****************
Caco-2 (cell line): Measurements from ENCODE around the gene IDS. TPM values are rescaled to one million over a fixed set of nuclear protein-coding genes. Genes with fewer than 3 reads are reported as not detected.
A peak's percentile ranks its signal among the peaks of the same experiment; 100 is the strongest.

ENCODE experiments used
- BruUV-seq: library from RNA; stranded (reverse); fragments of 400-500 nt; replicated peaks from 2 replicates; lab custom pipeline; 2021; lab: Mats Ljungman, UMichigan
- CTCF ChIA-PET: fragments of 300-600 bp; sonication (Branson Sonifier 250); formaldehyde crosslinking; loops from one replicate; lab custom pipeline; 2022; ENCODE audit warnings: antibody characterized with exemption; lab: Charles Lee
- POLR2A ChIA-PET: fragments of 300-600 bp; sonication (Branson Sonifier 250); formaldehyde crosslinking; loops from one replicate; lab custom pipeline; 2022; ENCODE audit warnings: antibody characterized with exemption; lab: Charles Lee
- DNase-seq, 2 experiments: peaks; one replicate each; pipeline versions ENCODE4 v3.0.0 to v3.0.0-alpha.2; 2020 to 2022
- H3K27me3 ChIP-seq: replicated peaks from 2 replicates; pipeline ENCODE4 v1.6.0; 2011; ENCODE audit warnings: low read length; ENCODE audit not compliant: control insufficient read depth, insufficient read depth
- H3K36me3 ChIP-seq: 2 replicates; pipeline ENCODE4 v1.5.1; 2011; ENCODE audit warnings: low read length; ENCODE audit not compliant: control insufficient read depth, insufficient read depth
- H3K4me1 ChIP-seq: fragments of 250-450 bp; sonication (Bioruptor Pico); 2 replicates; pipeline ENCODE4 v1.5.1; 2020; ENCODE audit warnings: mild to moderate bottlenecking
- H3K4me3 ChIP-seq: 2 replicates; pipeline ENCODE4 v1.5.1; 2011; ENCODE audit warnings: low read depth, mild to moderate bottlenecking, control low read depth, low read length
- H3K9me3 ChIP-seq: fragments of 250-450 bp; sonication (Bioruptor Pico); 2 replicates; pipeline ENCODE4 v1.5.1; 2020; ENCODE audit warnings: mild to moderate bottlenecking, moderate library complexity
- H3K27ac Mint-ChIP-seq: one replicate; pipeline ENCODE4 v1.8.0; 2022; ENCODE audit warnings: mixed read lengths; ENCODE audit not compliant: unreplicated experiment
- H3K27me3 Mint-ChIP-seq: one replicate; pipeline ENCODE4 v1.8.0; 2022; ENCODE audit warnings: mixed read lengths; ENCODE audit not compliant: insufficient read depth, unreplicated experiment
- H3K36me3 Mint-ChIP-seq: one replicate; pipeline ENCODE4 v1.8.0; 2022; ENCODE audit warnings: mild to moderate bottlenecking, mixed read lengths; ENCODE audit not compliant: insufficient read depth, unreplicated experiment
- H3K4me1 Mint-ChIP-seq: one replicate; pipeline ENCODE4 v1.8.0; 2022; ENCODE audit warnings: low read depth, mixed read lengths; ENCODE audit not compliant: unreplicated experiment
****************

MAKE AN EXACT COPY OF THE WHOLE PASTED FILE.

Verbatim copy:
Caco-2 (cell line): Measurements from ENCODE around the gene IDS. TPM values are rescaled to one million over a fixed set of nuclear protein-coding genes. Genes with fewer than 3 reads are reported as not detected.
A peak's percentile ranks its signal among the peaks of the same experiment; 100 is the strongest.

ENCODE experiments used
- BruUV-seq: library from RNA; stranded (reverse); fragments of 400-500 nt; replicated peaks from 2 replicates; lab custom pipeline; 2021; lab: Mats Ljungman, UMichigan
- CTCF ChIA-PET: fragments of 300-600 bp; sonication (Branson Sonifier 250); formaldehyde crosslinking; loops from one replicate; lab custom pipeline; 2022; ENCODE audit warnings: antibody characterized with exemption; lab: Charles Lee
- POLR2A ChIA-PET: fragments of 300-600 bp; sonication (Branson Sonifier 250); formaldehyde crosslinking; loops from one replicate; lab custom pipeline; 2022; ENCODE audit warnings: antibody characterized with exemption; lab: Charles Lee
- DNase-seq, 2 experiments: peaks; one replicate each; pipeline versions ENCODE4 v3.0.0 to v3.0.0-alpha.2; 2020 to 2022
- H3K27me3 ChIP-seq: replicated peaks from 2 replicates; pipeline ENCODE4 v1.6.0; 2011; ENCODE audit warnings: low read length; ENCODE audit not compliant: control insufficient read depth, insufficient read depth
- H3K36me3 ChIP-seq: 2 replicates; pipeline ENCODE4 v1.5.1; 2011; ENCODE audit warnings: low read length; ENCODE audit not compliant: control insufficient read depth, insufficient read depth
- H3K4me1 ChIP-seq: fragments of 250-450 bp; sonication (Bioruptor Pico); 2 replicates; pipeline ENCODE4 v1.5.1; 2020; ENCODE audit warnings: mild to moderate bottlenecking
- H3K4me3 ChIP-seq: 2 replicates; pipeline ENCODE4 v1.5.1; 2011; ENCODE audit warnings: low read depth, mild to moderate bottlenecking, control low read depth, low read length
- H3K9me3 ChIP-seq: fragments of 250-450 bp; sonication (Bioruptor Pico); 2 replicates; pipeline ENCODE4 v1.5.1; 2020; ENCODE audit warnings: mild to moderate bottlenecking, moderate library complexity
- H3K27ac Mint-ChIP-seq: one replicate; pipeline ENCODE4 v1.8.0; 2022; ENCODE audit warnings: mixed read lengths; ENCODE audit not compliant: unreplicated experiment
- H3K27me3 Mint-ChIP-seq: one replicate; pipeline ENCODE4 v1.8.0; 2022; ENCODE audit warnings: mixed read lengths; ENCODE audit not compliant: insufficient read depth, unreplicated experiment
- H3K36me3 Mint-ChIP-seq: one replicate; pipeline ENCODE4 v1.8.0; 2022; ENCODE audit warnings: mild to moderate bottlenecking, mixed read lengths; ENCODE audit not compliant: insufficient read depth, unreplicated experiment
- H3K4me1 Mint-ChIP-seq: one replicate; pipeline ENCODE4 v1.8.0; 2022; ENCODE audit warnings: low read depth, mixed read lengths; ENCODE audit not compliant: unreplicated experiment